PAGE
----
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Summer school holidays

(19 Posts)
Maryz Thu 21-Jul-16 19:30:15

Message withdrawn at poster's request.

Minniemagoo Thu 21-Jul-16 21:05:18

As a kids the holidays seemed sooooooo long but now they seem much shorter. My eldest starts secondary this September so she'll have extra time next year.
I think its fab for them. They're so active and on the go and doing all sorts of fab camps.

vvviola Thu 21-Jul-16 21:23:48

I hate the school holidays. I work full time, so does DH. And with one exception all the holiday camps around here are from 10 - 2. Which, even if my childminder worked for the summer, which she doesn't, still doesn't match school hours.

This year, with the exception of a long weekend when MIL was visiting and we all went away, DH and I aren't getting any time off work together. And we still have to call in my parents to help out with collections some days.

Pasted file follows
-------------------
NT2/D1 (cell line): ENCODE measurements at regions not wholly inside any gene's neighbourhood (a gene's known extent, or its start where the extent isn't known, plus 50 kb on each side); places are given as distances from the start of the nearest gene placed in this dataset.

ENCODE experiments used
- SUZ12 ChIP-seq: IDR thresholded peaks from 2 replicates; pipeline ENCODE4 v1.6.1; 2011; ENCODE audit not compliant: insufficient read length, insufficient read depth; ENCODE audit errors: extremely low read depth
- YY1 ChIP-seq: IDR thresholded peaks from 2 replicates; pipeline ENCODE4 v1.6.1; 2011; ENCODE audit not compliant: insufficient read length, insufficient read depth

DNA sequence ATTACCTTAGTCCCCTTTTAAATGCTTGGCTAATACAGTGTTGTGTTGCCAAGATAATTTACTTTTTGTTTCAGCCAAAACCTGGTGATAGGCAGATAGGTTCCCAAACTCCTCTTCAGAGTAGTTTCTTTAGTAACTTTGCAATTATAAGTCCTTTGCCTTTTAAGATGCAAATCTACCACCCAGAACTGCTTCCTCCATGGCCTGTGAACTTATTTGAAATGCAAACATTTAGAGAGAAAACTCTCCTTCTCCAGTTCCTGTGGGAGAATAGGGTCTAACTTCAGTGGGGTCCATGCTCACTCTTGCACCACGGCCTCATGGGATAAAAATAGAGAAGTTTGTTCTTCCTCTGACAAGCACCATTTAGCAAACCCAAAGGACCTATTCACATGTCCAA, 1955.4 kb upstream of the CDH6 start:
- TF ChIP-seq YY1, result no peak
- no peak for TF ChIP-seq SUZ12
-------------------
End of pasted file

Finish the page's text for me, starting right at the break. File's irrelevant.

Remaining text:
We can't afford for me to be a SAHM, and I wouldn't want to be either, but it does seem that the holidays only work properly/easily if you have a SAHP.

Next year I'm hoping to get some unpaid leave so the DC will get some time just pottering about at home as well as a family holiday of some sort.

KanyesVest Thu 21-Jul-16 22:08:10

Dd is loving her first summer holidays, having just finished junior infants. She's going to 3 weeks of summer camp from next week, then a mix of home, nana and friends on the days I need to work. I'm very torn, I think the long break does them good, but juggling work is hard and even if you can be at home with them, their friends are all at camps!

Maryz Fri 22-Jul-16 01:08:37

Message withdrawn at poster's request.

geekaMaxima Fri 22-Jul-16 08:49:34

I think the "doing nothing" aspect of long summer holidays are a blessing for introverts I definitely needed a rest from the intense socialising of school and would go long stretches in the holidays without seeing friends. It would have stressed me out if I had had to spend the summer in a structured programme of activities.